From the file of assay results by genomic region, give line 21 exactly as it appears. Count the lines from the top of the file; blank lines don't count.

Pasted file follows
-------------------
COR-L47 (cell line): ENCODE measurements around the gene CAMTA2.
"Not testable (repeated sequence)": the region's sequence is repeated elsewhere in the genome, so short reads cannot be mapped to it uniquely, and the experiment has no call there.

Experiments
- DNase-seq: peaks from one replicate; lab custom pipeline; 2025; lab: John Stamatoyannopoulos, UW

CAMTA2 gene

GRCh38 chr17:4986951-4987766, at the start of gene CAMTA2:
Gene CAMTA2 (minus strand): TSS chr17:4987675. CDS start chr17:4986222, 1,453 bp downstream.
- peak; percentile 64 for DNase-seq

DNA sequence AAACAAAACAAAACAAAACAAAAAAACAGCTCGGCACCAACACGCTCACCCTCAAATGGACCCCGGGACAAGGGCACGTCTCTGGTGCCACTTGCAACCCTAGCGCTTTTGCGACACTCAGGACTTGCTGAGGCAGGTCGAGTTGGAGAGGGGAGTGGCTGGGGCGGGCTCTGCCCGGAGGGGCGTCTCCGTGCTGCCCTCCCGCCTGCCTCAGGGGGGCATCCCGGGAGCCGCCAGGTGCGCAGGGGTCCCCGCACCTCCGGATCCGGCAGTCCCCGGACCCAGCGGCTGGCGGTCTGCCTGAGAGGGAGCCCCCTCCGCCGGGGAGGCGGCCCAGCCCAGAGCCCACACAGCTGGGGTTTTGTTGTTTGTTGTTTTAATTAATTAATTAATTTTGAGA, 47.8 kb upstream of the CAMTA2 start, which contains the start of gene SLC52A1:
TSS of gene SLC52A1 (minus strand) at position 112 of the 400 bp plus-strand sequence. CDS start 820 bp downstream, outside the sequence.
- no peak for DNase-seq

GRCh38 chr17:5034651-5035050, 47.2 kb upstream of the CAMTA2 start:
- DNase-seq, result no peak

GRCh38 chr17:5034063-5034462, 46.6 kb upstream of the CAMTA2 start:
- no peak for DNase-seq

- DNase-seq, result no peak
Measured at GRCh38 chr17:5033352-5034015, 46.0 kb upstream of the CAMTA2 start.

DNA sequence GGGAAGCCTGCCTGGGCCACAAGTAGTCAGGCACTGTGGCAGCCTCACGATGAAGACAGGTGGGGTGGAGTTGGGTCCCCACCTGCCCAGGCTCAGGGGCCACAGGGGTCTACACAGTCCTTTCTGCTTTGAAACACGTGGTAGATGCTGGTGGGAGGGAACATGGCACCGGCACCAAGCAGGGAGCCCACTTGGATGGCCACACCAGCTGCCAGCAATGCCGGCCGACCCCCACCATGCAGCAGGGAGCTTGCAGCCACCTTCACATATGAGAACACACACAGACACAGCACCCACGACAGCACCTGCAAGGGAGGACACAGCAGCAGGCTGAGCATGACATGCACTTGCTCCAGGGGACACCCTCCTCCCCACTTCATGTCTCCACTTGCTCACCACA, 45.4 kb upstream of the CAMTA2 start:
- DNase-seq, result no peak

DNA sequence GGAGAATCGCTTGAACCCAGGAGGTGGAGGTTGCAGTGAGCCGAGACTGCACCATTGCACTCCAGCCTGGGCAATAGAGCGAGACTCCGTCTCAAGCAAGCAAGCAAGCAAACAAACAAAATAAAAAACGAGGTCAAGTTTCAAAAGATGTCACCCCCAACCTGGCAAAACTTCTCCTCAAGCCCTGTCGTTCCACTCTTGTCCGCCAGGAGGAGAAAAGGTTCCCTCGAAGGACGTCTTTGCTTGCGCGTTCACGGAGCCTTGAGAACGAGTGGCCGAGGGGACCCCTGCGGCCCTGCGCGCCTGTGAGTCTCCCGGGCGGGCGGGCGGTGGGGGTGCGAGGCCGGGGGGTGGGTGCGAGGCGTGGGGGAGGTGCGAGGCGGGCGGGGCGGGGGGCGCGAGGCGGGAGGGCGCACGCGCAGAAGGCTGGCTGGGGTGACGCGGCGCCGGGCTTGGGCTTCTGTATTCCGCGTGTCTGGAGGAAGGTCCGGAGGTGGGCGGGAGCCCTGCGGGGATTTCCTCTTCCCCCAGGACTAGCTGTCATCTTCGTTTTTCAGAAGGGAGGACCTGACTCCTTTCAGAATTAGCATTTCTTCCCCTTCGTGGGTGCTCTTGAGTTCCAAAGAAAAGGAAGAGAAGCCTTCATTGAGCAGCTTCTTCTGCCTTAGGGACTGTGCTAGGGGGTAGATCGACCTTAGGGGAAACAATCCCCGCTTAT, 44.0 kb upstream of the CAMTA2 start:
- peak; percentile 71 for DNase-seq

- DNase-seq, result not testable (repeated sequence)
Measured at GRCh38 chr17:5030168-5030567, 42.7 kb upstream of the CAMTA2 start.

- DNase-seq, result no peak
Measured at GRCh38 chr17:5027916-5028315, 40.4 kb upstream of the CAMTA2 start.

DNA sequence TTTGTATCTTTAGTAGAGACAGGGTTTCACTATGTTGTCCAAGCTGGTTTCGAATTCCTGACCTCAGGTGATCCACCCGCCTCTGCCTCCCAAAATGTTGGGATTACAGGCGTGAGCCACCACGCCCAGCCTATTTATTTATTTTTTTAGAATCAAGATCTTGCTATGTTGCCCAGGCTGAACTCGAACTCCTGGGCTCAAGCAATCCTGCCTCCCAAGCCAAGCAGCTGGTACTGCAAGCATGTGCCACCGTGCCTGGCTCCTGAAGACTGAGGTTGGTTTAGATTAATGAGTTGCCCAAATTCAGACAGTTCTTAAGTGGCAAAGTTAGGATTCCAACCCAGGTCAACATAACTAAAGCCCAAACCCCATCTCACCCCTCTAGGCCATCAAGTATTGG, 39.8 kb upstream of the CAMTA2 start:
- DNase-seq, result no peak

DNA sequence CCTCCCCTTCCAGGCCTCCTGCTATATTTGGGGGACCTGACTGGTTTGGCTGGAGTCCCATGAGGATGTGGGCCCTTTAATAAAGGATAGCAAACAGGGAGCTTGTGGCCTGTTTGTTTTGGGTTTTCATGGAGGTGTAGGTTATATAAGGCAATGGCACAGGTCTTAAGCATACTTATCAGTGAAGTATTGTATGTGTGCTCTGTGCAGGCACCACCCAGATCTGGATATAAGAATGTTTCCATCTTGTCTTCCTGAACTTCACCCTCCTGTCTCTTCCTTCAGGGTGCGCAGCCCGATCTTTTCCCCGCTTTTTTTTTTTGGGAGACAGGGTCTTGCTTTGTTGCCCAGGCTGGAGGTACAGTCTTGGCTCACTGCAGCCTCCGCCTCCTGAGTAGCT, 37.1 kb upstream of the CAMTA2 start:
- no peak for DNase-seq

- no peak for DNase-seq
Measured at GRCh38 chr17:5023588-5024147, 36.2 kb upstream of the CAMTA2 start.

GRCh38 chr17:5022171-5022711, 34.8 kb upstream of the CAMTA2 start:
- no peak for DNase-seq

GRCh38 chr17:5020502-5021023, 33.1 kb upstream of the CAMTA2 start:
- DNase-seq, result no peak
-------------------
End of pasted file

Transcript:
- peak; percentile 71 for DNase-seq